Treasure Island

Robert William Service

(16 January 1874 - 11 September 1958 / Preston)

The Old Armchair


In all the pubs from Troon to Ayr
Grandfather's father would repair
With Bobby Burns, a drouthy pair,
The glass to clink;
And oftenwhiles, when not too "fou,"
They'd roar a bawdy stave or two,
From midnight muk to morning dew,
And drink and drink.

And Grandfather, with eye aglow
And proper pride, would often show
An old armchair where long ago
The Bard would sit;
Reciting there with pawky glee
"The Lass that Made the Bed for Me;"
Or whiles a rhyme about the flea
That ne'er was writ.

Then I would seek the Poet's chair
And plant my kilted buttocks there,
And read with joy the Bard of Ayr
In my own tongue;
The Diel, the Daisy and the Louse
The Hare, the Haggis and the Mouse,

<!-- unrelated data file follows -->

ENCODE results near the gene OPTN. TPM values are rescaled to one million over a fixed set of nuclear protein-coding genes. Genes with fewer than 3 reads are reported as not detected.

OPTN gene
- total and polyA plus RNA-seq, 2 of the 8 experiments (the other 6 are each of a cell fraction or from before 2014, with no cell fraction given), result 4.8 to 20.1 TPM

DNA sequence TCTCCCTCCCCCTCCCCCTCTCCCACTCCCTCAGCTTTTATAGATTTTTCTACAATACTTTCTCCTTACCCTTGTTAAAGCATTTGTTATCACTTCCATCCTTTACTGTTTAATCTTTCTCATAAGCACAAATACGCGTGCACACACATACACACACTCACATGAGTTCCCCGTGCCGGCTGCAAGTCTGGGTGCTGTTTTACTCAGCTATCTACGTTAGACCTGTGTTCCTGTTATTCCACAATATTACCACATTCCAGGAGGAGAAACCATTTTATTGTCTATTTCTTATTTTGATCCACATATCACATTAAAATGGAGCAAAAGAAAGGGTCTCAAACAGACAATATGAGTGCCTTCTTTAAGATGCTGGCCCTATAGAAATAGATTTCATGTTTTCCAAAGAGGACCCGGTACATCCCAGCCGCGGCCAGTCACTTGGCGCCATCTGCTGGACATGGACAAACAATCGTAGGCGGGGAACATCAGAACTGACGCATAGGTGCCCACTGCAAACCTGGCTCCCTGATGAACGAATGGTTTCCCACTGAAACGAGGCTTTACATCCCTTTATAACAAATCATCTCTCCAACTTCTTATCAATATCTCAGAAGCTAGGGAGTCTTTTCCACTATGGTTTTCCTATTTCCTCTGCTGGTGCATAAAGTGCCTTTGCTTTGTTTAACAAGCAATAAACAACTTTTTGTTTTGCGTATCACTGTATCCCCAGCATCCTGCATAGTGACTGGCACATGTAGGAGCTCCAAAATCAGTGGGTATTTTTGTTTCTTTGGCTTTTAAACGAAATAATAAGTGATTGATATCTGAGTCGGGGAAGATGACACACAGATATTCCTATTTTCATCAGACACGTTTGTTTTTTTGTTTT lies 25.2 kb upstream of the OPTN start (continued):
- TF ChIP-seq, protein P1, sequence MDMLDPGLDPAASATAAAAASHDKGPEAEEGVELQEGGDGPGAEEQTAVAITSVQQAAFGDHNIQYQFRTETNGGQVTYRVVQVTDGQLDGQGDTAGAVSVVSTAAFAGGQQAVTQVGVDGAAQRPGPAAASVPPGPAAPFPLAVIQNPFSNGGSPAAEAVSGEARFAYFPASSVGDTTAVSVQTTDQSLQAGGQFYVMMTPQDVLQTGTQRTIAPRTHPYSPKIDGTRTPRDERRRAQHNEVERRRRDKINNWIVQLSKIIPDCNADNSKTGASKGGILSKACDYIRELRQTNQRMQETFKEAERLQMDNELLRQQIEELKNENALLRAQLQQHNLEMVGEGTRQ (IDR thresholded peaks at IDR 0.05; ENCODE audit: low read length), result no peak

(What fornication and carouse!)
When I was young.

Though Kipling, Hardy, Stevenson
Have each my admiration won,
Today, my rhyme-race almost run,
My fancy turns
To him who did Pegasus prod
For me, Bard of my native sod,
The sinner best-loved of God -
Rare Robbie Burns.

Submitted: Monday, January 13, 2003

Do you like this poem?
0 person liked.
0 person did not like.

What do you think this poem is about?



Read poems about / on: pride, today, father, joy, god, running

Read this poem in other languages

This poem has not been translated into any other language yet.

I would like to translate this poem »

word flags

What do you think this poem is about?

Comments about this poem (The Old Armchair by Robert William Service )

Enter the verification code :

There is no comment submitted by members..
[Hata Bildir]